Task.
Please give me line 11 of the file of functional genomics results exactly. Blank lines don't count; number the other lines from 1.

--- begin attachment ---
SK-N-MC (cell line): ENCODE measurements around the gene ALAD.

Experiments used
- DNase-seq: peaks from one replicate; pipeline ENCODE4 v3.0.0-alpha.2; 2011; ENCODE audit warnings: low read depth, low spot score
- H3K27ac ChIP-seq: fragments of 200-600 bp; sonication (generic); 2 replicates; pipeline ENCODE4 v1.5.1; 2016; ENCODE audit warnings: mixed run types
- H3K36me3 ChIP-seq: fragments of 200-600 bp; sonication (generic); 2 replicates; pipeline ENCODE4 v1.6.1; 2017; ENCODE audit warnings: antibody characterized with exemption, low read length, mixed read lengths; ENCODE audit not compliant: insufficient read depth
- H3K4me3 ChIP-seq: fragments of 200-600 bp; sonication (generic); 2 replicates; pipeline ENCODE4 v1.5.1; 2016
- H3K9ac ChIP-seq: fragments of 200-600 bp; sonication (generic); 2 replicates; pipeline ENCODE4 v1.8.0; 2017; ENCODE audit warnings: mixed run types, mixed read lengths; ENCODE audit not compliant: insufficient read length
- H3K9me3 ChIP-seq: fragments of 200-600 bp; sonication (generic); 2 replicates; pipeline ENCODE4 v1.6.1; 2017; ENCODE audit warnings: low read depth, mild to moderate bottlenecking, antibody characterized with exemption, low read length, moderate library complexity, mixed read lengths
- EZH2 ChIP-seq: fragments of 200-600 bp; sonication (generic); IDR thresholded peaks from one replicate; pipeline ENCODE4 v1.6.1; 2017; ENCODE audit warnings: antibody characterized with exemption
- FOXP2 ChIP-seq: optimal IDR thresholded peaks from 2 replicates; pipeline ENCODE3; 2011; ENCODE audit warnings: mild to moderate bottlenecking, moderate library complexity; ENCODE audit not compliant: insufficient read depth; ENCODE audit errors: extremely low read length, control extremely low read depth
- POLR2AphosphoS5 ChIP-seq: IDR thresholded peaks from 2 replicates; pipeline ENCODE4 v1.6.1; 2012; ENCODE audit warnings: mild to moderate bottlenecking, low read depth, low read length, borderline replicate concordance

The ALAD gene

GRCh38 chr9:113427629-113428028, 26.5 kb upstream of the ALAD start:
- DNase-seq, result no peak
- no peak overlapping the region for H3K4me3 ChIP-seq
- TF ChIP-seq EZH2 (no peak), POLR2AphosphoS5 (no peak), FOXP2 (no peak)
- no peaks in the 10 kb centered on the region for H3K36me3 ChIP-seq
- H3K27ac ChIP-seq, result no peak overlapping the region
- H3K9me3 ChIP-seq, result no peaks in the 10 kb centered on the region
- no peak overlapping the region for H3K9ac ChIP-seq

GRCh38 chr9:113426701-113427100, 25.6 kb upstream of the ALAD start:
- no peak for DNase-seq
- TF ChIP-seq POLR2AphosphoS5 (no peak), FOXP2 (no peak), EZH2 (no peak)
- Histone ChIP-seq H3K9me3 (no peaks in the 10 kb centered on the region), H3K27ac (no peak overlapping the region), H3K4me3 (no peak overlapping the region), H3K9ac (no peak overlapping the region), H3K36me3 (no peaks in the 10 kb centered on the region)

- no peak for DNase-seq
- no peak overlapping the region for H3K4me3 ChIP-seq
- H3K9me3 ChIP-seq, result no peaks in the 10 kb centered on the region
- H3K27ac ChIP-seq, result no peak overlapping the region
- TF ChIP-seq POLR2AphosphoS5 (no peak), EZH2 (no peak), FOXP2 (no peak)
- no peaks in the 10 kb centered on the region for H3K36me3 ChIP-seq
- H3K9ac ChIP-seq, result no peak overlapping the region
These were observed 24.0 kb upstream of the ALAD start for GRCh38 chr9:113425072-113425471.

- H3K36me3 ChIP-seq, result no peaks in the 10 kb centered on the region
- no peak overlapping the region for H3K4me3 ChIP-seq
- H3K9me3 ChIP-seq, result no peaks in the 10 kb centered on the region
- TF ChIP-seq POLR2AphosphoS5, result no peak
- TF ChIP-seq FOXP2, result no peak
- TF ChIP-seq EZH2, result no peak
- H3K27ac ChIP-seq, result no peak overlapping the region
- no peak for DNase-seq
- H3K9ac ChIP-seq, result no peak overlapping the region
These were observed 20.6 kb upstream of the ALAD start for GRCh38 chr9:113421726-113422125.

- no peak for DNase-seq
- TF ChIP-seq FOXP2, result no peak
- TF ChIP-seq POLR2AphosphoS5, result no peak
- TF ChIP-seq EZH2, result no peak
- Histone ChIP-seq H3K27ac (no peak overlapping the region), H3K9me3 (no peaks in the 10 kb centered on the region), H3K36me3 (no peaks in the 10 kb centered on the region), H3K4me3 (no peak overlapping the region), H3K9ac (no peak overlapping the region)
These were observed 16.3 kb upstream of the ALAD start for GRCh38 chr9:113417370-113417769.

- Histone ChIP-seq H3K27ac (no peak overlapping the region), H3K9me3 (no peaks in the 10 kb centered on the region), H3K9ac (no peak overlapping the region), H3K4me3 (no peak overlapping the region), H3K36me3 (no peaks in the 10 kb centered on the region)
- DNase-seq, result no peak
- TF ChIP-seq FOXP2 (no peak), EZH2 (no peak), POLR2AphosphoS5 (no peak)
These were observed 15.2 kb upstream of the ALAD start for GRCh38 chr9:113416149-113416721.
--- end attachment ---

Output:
- POLR2AphosphoS5 ChIP-seq: IDR thresholded peaks from 2 replicates; pipeline ENCODE4 v1.6.1; 2012; ENCODE audit warnings: mild to moderate bottlenecking, low read depth, low read length, borderline replicate concordance